After defeat of AB 1506, tenant groups turn to initiative to overturn Costa-Hawkins

Tenant operatives are now attempting to repeal the Costa-Hawkins Rental Housing Act through a statewide ballot measure targeted for the November 2018 election.

Signature gathering to qualify the initiative began after the state attorney general issued a title and summary for the measure, which you can find here.

Qualifying the ballot measure for the fall became the focus of tenant groups in January after CAA and its allies defeated AB 1506, a bill that would have overturned Costa-Hawkins and brought extreme forms of rent control back to California.

The bill fell just one vote shy of advancing to the Assembly floor, leaving tenant activists and their allies more determined than ever to overturn California’s most important landlord-protection law.

The California Apartment Association has created a campaign committee called Californians for Responsible Housing and is assembling a game plan to defeat the initiative. Within 30 to 45 days, CAA will begin securing assistance from rental property owners throughout the state. Stay tuned for more information and instructions on how you can help.

If you haven’t already, be sure to bookmark SaveCostaHawkins.org, your resource for news and information on preserving California’s most important landlord-protection law.

CAA, allies derail AB 1506, the bill to repeal Costa-Hawkins

The California Apartment Association and its allies today derailed AB 1506, a bill to repeal the Costa-Hawkins Rental Housing Act and bring radical rent control back to California.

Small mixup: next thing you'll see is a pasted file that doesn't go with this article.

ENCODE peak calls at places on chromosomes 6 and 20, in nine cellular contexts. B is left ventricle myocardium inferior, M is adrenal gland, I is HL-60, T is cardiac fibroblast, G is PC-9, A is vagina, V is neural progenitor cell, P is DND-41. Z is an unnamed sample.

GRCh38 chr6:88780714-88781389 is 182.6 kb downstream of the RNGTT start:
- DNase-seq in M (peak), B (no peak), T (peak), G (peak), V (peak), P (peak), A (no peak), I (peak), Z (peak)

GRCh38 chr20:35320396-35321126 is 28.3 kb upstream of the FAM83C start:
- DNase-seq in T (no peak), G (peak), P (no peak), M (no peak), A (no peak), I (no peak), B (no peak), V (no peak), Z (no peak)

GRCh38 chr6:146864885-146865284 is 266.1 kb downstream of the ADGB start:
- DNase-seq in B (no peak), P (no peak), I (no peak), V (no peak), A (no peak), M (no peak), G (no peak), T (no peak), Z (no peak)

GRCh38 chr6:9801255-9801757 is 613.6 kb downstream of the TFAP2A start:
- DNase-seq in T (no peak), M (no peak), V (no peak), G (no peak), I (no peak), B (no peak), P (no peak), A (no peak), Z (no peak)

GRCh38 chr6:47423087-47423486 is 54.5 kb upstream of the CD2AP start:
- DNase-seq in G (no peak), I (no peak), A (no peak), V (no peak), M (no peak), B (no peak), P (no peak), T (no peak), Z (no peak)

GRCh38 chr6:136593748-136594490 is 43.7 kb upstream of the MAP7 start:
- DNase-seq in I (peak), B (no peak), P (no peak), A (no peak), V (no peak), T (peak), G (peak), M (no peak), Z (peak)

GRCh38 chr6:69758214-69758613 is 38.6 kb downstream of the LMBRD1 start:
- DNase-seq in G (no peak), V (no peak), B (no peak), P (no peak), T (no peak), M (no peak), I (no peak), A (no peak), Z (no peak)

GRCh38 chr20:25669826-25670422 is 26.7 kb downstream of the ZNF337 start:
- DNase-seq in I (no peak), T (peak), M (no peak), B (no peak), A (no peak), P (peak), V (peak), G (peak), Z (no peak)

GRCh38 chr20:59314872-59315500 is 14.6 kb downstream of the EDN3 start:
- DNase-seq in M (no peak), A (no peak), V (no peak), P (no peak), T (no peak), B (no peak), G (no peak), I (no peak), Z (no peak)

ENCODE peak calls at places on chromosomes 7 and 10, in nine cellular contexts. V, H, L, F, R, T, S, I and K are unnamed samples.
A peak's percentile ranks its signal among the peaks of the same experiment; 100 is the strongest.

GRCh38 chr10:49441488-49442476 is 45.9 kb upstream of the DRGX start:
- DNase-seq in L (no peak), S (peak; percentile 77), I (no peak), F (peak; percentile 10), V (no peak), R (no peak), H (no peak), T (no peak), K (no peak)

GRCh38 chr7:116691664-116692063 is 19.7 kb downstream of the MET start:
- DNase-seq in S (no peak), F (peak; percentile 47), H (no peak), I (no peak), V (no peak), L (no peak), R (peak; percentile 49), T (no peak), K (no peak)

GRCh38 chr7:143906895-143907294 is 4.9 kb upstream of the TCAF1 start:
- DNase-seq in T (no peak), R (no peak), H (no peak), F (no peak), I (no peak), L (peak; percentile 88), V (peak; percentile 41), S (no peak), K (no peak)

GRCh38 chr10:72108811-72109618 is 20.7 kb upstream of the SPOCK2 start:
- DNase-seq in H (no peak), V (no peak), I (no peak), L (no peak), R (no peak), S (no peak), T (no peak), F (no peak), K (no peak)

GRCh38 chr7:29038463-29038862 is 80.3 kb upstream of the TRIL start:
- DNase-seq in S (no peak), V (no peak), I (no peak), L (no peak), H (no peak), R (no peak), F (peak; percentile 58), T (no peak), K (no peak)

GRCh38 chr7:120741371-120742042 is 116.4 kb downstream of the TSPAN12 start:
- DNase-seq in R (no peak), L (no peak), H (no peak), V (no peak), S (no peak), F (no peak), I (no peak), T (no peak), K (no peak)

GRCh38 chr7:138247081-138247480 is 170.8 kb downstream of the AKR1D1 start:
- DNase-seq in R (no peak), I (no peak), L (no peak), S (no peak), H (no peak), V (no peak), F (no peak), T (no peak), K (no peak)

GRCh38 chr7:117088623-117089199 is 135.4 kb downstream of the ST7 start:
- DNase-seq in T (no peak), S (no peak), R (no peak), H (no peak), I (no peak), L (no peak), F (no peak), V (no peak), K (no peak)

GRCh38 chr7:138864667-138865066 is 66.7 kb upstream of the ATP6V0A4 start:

This morning, following lead testimony from the California Apartment Association, FPI Management and the California Association of REALTORS, AB 1506 failed passage in the Assembly Housing and Community Development Committee, all but closing the door on the bill for the balance of the legislative session.

Over 400 rental property owners came to the microphone and indicated their opposition to the measure, outnumbering the tenant advocates, who totaled nearly 300.

Following hours of testimony, AB 1506 lacked the needed votes to be passed out of the committee. The failure of the committee to vote the bill out today likely stops the bill from advancing to the Senate by the Jan. 30 legislative deadline.

Stopping AB 1506 — and protecting Costa-Hawkins — was a top priority for CAA. For more than 20 years, the Costa-Hawkins Act has prohibited local governments from applying rent control to units built after 1995, as well as single-family homes, individually owned condominiums and townhouses. Costa-Hawkins also requires all rent control ordinances to allow a rental property owner to set the rent at market rate once a tenant moves out and a new tenant moves in, a policy known as vacancy decontrol.

CAA has argued that repealing Costa-Hawkins would discourage investment in the existing rental housing stock and create a significant disincentive for the construction of new rental housing, worsening the state’s ongoing housing crisis.

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